“Did you hear him out?”
“Yeah. It was a long, detailed explanation that just proves what an asshole he is. I tried, and I wanted to believe him, but I’m not stupid. He only cares about himself and his job. He made his choice, and I’ve made mine. I’m not seeing him again. If he comes to the inn, you have my permission to pepper spray him till he leaves.”
“I don’t have pepper spray. You know I keep a Glock.”
“Mom, I love you. Please don’t shoot anyone. I emptied my 401K to pay my staff a severance, so I don’t have bail money,” I said with a laugh.
“I’m not shooting anybody. I’m disappointed in him. Because if you’re this angry, he can’t be the man I thought he was. I love you, baby. And I’ll make you a pie later.”
I flopped back down on the bed and slept for a while. Even in my dreams I was furious, hot murderous rage coursing through me. Rage was good. It could fuel my new beginning; help me solve all these problems.
I learned something from taking Maggie to bed and watching her walk out. I loved her. And I’d never been in love like this before. So I had to tell her, before I left. Not the sweeping, romantic scene I had pictured. Not the way I planned. But she deserved to know, and it was my last gambit, the only chance I had left to win her back, to prove what she meant to me.
I used the hotel’s business center to print out the plans, to distill my entire project, into seven pages stapled together. It had to be enough. I talked to the bank, talked to the people I was moving into place to work on the project.
Then I drove to the Fun Factory, that soon-to-be-closed business she’d started all on her own and made a success. I parked and went to the door.
A blonde with a ponytail answered.
“She’s not going to talk to you,” she said balefully.
“You must be Kim,” I said. “Please. I have something to tell her that she needs to know.”
“Is it that you’ve found a way to save the factory?” she challenged.
“No,” I said.
“Then you should leave.”
She shut the door on me. I decided to come back later. At closing time, I drove up again and texted Maggie.
I’m in the parking lot. Come for a drive with me. Please.
I waited. I waited for expletive-filled texts full of emoji’s giving me the finger. I waited for a simple ‘hell no.’ I waited, knowing she said she never wanted to see me again. Half an hour later, she came out of the building and walked straight to my car.
“You shouldn’t be here.”
“Please come for a drive with me. It won’t take an hour. I’ll bring you right back here. There’s something I need to show you,” I said.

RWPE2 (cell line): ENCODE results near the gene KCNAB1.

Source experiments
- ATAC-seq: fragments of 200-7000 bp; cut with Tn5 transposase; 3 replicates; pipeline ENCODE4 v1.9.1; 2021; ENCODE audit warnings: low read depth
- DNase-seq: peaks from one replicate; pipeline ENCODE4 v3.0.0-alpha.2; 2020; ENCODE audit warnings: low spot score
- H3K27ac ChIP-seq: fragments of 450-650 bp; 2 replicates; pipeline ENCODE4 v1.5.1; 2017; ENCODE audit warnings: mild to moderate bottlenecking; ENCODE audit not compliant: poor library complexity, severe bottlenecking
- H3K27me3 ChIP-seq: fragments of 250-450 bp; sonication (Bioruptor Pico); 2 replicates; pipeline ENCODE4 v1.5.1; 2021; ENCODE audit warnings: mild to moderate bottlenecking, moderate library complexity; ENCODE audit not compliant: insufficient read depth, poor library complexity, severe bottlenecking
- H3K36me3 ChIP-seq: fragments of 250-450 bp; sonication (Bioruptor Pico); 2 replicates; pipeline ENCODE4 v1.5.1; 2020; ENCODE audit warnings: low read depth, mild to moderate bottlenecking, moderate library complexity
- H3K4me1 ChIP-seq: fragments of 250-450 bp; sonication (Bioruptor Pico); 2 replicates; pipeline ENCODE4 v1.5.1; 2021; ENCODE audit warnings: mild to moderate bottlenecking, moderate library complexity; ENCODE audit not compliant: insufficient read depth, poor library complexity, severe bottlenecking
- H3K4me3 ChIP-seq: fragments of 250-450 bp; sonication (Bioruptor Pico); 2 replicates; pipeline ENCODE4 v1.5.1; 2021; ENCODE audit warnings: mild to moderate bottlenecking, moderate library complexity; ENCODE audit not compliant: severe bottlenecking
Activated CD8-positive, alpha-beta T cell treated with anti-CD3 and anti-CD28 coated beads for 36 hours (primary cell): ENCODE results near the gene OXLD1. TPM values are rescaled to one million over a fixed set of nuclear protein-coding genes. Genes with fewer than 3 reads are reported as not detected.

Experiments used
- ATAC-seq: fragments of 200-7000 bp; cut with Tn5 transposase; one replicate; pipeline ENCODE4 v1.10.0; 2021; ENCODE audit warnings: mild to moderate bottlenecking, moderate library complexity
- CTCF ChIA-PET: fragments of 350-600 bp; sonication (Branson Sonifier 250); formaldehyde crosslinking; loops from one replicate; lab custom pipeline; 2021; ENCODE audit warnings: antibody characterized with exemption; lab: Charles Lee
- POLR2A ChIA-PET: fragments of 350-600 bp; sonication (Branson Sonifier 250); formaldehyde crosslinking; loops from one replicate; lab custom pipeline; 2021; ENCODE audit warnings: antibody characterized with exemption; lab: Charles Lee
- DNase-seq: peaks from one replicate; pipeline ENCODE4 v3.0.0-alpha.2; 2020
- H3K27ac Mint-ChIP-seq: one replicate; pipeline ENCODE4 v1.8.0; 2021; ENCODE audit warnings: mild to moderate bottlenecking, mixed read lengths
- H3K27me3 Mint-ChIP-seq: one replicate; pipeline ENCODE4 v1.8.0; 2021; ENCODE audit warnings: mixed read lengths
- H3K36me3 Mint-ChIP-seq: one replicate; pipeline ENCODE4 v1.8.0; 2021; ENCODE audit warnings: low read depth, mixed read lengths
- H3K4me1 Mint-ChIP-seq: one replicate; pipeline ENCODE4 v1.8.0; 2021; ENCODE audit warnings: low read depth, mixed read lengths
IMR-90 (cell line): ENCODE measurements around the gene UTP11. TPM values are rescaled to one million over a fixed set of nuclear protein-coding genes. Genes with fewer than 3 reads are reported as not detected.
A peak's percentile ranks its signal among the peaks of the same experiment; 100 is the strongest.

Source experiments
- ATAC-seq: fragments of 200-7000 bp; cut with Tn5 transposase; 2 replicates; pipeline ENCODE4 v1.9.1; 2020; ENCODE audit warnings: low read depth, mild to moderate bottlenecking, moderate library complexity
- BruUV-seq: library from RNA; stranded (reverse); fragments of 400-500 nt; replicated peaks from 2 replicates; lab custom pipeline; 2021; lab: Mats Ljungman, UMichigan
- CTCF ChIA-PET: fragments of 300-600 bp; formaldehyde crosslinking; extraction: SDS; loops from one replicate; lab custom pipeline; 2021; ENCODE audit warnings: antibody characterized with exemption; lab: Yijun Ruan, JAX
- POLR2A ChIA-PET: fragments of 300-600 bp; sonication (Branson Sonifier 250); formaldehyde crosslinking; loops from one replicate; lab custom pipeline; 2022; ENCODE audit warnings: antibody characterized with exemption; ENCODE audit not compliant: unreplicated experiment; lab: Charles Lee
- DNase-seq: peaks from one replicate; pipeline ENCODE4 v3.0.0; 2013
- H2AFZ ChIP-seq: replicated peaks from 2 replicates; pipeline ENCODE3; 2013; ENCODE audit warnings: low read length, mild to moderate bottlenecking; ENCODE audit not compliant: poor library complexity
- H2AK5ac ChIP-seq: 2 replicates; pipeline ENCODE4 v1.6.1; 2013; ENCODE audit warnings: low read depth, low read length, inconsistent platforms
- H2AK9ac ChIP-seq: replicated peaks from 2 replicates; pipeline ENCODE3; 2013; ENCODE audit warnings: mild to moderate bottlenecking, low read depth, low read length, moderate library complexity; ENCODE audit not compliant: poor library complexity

“I don’t want to go anywhere with you,” she said. She was so calm, so matter of fact that it chilled me.
“If you come with me now, I promise after that I will leave you alone if that’s what you want,” I said. I was betting on myself, on my ability to convince her of how I felt. If I failed, I would lose her forever. A knot in my chest warned me I’d better give it all I had. She was worth it, worth everything.
“Fine. I’m texting my mom to let her know I’ll be an hour late to cover the front desk at the inn. One hour. Then you leave me alone forever,” she said.
“If that’s what you want, I’ll respect that,” I said gravely, hiding my surge of triumph that she was willing to listen.
Maggie climbed into the passenger seat, and I cut my eyes at her. “I love your shirt. Eric Carle?”
“Very Hungry Caterpillar is a huge hit with these kids,” she said flatly, not looking at me. She would be civil, but she wasn’t going to make it easy. She wasn’t going to let me hold her hand and profess my feelings.
I drove out west and then north of town. She finally looked at me, confusion in her eyes. I parked and took a blanket and wine out of my trunk. I spread the blanket in the spot where we’d picnicked before. On the hill overlooking the creek. I motioned to her and she sat down on the blanket, facing the sunset. It was a ferocious red-orange melting into gold, the sky above us growing a pearly violet. I opened the wine and poured two glasses. She took a sip.
“Do you like it?” I said.
“It’s good,” she said.
“It’s very similar to what I’m looking for us to produce,” I said. “It’s early days, but I have the plans for you to look at. Along with my resignation letter from Hadley and the preliminary breakdown on how many local workers I expect to employ.”